Investigate the following equations with different values of p:

for k > 1.

We will start by examining the graphs when k = 1.4 and p is varied.

If we let p = 1 in the first equation, we get the following equation and graph:

which is a hyperbola.

If we let p = 2 and graph this equation on top of the first one, we get the following equation and graph:

By letting p = 2, we have essentially doubled the radius at each point which has the effect of "spreading out" our curve.

If we now let p = 0.5, we would expect to half the radius at each point of our original graph. This would have the effect of "pulling in" or shrinking our curve. The equation and graph, laid over the original, are as follows:

We can see that we obtained the expected results.

We will now look at negative values of p. If we make p negative, we are essentially multiplying the radius by -1 at each point. This should have the effect of reversing the direction of the radius from the origin. The length of the radius should remain unchanged. We should see a reflection of the graph through the origin.

We will look at our original equation again.

If we now let p = -1 and lay this graph over the original, we get the following:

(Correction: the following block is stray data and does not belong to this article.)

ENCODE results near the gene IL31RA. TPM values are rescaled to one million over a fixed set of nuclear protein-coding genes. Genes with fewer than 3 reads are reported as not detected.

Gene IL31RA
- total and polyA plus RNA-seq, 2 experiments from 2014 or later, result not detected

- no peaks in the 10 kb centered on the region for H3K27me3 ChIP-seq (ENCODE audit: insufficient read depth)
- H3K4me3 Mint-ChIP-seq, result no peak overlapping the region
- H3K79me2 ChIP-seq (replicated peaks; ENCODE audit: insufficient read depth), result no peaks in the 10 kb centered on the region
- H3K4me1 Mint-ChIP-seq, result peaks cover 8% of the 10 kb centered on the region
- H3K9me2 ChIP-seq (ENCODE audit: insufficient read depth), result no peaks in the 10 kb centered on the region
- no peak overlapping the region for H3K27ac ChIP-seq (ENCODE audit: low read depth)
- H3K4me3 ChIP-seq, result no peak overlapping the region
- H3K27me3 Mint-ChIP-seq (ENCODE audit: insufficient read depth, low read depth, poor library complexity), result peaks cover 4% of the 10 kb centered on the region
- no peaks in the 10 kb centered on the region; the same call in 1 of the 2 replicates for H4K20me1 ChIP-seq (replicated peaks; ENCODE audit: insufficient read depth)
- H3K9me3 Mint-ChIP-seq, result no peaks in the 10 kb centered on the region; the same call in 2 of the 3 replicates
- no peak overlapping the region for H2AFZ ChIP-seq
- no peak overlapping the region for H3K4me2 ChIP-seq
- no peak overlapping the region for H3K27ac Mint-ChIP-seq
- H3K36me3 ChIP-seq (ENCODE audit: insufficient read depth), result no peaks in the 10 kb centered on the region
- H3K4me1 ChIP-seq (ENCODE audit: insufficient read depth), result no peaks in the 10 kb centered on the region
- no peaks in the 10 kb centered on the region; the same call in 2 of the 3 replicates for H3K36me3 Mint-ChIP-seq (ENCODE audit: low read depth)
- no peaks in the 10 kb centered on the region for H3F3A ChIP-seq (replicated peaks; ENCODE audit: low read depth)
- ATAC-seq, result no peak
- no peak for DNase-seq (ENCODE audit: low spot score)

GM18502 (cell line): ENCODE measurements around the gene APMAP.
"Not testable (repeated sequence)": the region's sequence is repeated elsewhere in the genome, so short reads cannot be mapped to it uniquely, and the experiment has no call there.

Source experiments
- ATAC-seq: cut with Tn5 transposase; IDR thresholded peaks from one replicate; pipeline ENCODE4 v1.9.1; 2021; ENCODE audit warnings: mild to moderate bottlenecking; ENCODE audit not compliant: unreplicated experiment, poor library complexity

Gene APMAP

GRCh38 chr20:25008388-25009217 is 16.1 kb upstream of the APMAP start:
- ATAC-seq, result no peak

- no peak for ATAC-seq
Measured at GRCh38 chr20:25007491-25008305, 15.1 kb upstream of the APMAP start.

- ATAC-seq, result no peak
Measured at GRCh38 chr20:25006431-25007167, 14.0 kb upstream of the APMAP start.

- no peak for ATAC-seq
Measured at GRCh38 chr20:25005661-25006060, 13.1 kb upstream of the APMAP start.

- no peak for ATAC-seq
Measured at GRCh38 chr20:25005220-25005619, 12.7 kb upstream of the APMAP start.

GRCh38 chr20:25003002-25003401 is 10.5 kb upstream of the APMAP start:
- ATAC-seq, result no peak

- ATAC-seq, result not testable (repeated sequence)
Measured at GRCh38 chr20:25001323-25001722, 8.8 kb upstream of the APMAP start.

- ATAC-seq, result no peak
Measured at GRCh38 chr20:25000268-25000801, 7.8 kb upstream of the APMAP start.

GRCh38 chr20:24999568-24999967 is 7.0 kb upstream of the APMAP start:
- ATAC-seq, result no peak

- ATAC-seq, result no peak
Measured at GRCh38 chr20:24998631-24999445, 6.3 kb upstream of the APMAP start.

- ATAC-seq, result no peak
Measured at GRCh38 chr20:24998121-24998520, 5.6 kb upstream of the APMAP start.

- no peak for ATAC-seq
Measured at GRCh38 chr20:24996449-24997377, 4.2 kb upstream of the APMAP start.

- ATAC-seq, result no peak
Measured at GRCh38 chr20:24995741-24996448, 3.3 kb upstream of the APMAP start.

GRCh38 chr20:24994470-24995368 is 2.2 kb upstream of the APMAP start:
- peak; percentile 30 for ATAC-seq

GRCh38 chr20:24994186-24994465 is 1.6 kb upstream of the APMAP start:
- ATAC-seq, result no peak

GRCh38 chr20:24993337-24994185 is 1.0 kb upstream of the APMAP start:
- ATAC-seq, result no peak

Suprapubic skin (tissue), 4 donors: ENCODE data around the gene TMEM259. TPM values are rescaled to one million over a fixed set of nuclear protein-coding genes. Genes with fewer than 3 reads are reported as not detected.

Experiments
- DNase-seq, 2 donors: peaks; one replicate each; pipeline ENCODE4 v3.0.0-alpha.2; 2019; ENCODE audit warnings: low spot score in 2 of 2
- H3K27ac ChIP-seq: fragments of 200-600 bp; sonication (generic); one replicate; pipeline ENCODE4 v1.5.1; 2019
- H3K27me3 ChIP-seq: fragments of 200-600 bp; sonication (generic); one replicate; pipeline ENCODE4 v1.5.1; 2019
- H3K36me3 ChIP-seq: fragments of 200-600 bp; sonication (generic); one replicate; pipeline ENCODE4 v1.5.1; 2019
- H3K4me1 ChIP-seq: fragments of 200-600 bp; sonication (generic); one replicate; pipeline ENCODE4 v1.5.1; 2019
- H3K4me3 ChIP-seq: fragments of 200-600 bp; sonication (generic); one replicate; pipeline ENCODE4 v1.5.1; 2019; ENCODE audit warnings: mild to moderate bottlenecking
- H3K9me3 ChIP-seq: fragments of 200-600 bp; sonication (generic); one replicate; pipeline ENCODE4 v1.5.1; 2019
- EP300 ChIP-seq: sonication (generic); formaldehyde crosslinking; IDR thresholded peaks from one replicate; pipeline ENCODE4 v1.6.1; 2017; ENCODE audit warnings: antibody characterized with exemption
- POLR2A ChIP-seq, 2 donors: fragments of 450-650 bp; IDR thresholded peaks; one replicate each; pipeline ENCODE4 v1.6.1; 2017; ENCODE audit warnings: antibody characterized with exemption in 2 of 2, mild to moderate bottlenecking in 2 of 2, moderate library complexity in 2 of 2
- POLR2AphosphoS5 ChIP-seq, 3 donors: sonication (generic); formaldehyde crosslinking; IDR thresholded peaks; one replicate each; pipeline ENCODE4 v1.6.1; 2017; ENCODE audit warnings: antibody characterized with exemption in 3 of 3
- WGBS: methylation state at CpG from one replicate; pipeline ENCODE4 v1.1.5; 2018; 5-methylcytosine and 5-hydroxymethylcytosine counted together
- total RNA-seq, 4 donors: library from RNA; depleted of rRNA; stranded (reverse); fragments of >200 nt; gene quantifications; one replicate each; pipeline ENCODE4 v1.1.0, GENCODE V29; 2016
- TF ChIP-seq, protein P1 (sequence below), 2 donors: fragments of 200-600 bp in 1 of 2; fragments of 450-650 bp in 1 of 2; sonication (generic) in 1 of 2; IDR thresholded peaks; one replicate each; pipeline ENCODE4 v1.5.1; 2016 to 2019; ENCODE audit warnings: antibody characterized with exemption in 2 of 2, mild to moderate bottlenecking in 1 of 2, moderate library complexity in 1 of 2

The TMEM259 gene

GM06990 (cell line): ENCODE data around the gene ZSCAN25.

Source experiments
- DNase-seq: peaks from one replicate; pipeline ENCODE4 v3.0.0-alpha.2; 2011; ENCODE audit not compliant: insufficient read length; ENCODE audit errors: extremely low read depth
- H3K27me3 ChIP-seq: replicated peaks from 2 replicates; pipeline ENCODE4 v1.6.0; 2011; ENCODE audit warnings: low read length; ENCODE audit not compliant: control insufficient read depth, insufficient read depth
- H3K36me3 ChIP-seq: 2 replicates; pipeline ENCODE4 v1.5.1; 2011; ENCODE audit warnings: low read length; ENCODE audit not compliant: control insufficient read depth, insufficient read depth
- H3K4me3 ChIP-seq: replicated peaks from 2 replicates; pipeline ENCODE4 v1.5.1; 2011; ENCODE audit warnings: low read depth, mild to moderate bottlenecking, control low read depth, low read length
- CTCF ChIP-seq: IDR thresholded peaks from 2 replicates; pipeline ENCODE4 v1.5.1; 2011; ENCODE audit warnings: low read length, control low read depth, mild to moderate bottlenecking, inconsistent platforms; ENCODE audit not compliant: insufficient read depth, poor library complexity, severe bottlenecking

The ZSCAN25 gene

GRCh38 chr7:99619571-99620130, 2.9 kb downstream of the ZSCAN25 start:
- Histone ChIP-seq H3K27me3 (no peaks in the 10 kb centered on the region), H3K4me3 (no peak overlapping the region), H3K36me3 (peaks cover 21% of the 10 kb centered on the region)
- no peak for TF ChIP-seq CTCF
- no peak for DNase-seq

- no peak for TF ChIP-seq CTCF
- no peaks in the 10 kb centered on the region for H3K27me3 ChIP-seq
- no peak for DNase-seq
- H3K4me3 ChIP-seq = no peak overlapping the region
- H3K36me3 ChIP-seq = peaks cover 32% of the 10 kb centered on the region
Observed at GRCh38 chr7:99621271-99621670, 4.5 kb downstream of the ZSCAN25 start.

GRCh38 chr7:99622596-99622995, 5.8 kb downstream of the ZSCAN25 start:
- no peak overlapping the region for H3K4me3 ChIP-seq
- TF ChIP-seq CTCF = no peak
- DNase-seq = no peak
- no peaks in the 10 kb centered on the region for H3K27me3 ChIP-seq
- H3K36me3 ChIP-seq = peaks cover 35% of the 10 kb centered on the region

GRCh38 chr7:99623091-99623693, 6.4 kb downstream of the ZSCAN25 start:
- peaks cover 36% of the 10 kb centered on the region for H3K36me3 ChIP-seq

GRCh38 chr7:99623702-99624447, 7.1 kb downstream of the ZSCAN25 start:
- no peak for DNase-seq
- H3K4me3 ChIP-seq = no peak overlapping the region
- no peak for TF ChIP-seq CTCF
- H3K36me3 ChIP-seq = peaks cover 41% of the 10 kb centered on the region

We can see that we obtained the expected results.

If we let p = 1 in the second equation, we get the following equation and graph:

which is a hyperbola reflected across the y-axis from the first equation. Varying p will have the same effect on this graph as it did on the first.

If we let p = 1 in the third equation, we get the following equation and graph:

which, again, is a hyperbola. Varying p will have the same effects as above.

And finally, if we let p = 1 in the fourth equation, we get the following equation and graph:

which is a hyperbola reflected across the x-axis from the third equation. And again, varying p will produce the same effects as above.

Click here to see a graph as k is varied from 1 to 4 in the first equation.

Return to Assignment 11.

To examine the graphs when k < 1 and p is varied, click here.